To understand the cultural significance of Steve Jobs, you have to go back in time: to before the iPad or iPhone or iTunes, before Apple's comeback products made candy-colored plastics and iAnything cool, before Jobs got kicked out of Apple, even before the Macintosh hurled a sledgehammer at Big Brother.
It's 1981. Most people have never heard of Silicon Valley. The country's most famous businessman is Lee Iacocca, the head of Chrysler. He's famous because in 1979 he engineered a government bailout — loan guarantees — that saved the company. He's also famous because, unlike his peers, Iacocca is colorful. He seems to believe in what he's doing.
In 1981, business executives aren't known for either personality or passion. The general public sees business as a boring, impersonal, possibly suspect activity. Its significance seems purely financial.
"Businessmen," Tom Wolfe tells the Wall Street Journal, "no longer have the conviction that what they're doing is exciting and glamorous, which is, I guess, another way of saying intrinsically worthwhile."
That was all about to change.
In the 1980s, entrepreneurs became heroes, celebrities and role models. The Apple whiz kids, Steve Jobs and Steve Wozniak, were the new face of business.
Money was, of course, part of the appeal— millionaires in their 20s! — but there was much more to it than that. The aspirations for pleasure and self-expression that the sociologist Daniel Bell had condemned as the "cultural contradictions of capitalism" turned out to be its fuel.
In the 1980s, business became a realm of passion and personality and, above all, surprises. Big changes could come from anywhere — from backwaters such as Bentonville, Ark., and Memphis, Tenn., and Portland Ore. Or, of course, Cupertino, Calif., and Redmond, Wash. The ethos of Silicon Valley became, if not workaday reality, then the cultural norm.
"Apple was about as pure of a Silicon Valley company as you could imagine," Jobs said in an interview with Newsweek after he was fired in 1985. If he had been born and raised in New York, we probably would never have heard of him. But Jobs grew up knowing about David Packard and Bill Hewlett starting a business in their garage. When he was barely a teenager, he cold-called Hewlett, whose home number was listed in the phone book, and talked his way into a job at HP.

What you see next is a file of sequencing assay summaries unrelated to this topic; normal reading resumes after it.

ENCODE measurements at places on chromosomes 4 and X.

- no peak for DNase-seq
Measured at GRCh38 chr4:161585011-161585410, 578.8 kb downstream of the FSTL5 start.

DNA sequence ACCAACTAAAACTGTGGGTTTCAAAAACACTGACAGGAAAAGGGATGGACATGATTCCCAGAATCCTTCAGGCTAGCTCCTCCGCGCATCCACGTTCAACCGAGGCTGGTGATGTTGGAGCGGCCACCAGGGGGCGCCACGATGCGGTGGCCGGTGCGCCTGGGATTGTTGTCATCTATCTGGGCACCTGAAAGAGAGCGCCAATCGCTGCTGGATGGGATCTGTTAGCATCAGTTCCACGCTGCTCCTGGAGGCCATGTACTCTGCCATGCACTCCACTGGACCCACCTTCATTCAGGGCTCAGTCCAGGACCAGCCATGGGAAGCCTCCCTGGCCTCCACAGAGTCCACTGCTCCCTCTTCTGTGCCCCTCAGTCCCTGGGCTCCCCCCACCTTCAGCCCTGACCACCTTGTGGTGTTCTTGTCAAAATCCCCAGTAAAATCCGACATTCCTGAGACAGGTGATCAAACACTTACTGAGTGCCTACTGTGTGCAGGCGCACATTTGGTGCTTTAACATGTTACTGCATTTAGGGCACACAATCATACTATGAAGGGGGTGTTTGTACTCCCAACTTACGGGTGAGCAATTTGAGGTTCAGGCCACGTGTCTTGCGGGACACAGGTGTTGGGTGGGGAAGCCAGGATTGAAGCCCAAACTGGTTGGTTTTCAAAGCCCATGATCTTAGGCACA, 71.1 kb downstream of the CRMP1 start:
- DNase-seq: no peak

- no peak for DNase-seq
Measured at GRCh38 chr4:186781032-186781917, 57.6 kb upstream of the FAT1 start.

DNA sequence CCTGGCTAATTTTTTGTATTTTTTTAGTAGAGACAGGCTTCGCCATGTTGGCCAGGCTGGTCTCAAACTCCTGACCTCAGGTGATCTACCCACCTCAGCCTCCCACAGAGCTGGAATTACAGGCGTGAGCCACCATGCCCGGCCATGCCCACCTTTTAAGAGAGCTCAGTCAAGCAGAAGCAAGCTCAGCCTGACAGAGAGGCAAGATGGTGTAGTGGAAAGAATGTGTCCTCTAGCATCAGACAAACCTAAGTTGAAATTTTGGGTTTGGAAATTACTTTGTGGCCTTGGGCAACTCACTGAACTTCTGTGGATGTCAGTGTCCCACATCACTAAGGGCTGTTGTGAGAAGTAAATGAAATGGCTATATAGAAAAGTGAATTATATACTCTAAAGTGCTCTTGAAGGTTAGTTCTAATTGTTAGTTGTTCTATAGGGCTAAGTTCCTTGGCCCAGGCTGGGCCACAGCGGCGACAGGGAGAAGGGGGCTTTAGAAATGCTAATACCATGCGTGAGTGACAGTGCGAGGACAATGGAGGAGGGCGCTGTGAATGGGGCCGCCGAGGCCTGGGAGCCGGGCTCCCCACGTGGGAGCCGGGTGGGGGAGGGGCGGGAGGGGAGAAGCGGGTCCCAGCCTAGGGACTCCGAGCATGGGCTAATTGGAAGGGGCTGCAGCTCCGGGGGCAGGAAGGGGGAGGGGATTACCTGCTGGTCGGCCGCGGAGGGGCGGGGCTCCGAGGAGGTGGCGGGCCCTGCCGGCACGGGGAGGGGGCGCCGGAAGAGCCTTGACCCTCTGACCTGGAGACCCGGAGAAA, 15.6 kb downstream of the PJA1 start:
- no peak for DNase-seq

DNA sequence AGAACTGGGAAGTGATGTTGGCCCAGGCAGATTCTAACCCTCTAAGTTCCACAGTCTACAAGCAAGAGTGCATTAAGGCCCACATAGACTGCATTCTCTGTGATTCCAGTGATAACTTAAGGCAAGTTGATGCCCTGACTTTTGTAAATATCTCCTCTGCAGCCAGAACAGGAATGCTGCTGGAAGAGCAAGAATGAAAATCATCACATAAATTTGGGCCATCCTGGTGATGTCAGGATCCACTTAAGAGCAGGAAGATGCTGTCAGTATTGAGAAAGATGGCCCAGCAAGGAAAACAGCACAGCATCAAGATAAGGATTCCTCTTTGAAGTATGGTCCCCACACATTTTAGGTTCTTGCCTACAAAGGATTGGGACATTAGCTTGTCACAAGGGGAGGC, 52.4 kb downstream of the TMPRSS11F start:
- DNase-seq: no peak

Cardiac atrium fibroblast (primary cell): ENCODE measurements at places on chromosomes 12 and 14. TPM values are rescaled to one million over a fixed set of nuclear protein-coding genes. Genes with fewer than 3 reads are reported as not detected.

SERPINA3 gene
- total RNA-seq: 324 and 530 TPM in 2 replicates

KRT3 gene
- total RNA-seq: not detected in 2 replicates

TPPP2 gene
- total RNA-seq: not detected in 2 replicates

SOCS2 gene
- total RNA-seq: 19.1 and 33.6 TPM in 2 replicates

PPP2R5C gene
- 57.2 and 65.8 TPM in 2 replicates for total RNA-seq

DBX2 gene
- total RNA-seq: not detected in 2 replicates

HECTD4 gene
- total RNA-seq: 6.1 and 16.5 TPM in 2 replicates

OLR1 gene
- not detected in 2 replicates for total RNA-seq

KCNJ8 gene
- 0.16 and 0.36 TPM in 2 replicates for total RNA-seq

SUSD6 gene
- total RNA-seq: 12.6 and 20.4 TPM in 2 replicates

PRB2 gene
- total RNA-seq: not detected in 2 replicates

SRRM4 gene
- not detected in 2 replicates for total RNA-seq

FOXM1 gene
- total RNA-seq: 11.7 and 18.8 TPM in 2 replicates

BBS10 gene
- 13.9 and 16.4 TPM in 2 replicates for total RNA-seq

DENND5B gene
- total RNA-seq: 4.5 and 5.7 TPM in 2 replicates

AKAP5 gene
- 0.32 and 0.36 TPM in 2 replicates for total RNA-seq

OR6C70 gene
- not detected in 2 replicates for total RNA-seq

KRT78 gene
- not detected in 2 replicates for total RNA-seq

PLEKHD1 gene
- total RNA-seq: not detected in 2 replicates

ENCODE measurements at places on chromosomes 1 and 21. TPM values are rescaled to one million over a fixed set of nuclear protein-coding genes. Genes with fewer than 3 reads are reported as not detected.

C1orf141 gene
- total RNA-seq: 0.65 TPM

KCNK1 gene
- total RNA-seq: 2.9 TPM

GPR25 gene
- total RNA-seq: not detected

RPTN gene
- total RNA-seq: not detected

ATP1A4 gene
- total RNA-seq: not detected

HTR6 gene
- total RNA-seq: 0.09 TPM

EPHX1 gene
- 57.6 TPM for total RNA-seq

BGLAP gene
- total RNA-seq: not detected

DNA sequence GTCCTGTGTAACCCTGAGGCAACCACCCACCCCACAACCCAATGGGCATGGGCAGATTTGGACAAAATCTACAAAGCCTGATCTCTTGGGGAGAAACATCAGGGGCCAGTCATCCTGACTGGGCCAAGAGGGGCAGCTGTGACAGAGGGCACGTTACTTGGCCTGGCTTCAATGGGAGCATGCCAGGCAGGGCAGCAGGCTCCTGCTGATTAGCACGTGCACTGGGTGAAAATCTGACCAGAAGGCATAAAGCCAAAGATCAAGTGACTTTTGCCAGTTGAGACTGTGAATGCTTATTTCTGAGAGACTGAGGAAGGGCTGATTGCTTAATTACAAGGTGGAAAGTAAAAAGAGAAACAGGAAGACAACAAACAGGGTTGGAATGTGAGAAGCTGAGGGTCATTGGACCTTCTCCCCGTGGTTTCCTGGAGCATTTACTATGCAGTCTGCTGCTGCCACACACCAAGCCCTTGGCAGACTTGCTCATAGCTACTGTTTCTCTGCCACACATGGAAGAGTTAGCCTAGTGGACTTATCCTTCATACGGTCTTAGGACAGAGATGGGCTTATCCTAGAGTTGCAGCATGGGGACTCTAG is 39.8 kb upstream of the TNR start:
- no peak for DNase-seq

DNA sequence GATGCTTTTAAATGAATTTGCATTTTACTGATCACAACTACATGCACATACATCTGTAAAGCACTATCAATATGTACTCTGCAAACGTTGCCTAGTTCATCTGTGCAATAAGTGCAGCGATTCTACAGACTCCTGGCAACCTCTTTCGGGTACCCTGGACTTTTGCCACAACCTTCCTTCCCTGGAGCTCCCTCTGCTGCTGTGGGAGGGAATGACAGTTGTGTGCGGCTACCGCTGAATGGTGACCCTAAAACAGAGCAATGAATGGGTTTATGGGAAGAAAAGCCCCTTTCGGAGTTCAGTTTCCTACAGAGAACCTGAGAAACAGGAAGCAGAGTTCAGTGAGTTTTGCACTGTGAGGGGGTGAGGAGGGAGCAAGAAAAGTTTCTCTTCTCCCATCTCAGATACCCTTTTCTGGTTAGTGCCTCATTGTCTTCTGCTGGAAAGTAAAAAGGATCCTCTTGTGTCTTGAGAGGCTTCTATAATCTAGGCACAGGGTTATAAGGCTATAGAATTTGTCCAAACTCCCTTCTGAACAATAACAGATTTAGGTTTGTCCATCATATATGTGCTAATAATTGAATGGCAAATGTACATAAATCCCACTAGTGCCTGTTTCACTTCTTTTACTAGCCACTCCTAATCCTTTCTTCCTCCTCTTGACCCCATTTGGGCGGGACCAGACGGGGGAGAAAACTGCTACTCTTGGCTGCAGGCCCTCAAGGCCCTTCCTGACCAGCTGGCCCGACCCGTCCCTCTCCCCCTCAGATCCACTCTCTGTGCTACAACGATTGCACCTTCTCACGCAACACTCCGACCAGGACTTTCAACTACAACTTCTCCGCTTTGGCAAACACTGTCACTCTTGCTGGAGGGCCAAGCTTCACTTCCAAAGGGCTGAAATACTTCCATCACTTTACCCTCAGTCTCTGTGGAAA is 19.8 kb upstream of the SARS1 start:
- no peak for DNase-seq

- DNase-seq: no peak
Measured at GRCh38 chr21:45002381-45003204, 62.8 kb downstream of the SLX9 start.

Although the HP Way was Silicon Valley lore, it wasn't a touchstone to the general public. Apple's rapid success, by contrast, made quite an impression. Before long, the ideal of the loyal company man working his way to the top was being replaced by the ideal of the brilliant, arrogant college dropout conquering the world before he was 30: the entrepreneur as Alexander.
Business became more like sports or fashion: a topic of social conversation, a source of rooting interest and an expression of personal taste. The cultural, or even religious, war between Apple and Microsoft devotees would have been as inconceivable in 1981 as a "brand evangelist" or a corporate chieftain who appeared in public without a tie.
"Your work is going to fill a large part of your life, and the only way to be truly satisfied is to do what you believe is great work," Jobs said in a 2005 Stanford University commencement speech, which has been much quoted in recent days. "And the only way to do great work is to love what you do. If you haven't found it yet, keep looking. Don't settle."
That inspiring philosophy offers the promise of greatness and self-fulfillment, but also perpetual dissatisfaction. If business isn't just about making money, if it is about finding a version of true love and leaving a cultural mark, the stakes are much higher. Your work becomes your identity.
Nobody ever asked why Steve Jobs kept working after he was rich. Everyone understood.
Virginia Postrel is the author of "The Future and Its Enemies" and "The Substance of Style," and is writing a book on glamour.
© 2011 Bloomberg News